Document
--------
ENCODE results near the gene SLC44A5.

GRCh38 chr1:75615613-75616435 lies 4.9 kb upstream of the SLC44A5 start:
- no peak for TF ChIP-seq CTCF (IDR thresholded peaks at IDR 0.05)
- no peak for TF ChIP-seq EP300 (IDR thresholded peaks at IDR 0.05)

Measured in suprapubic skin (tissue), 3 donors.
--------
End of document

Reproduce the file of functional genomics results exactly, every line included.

ENCODE results near the gene SLC44A5.

GRCh38 chr1:75615613-75616435 lies 4.9 kb upstream of the SLC44A5 start:
- no peak for TF ChIP-seq CTCF (IDR thresholded peaks at IDR 0.05)
- no peak for TF ChIP-seq EP300 (IDR thresholded peaks at IDR 0.05)

Measured in suprapubic skin (tissue), 3 donors.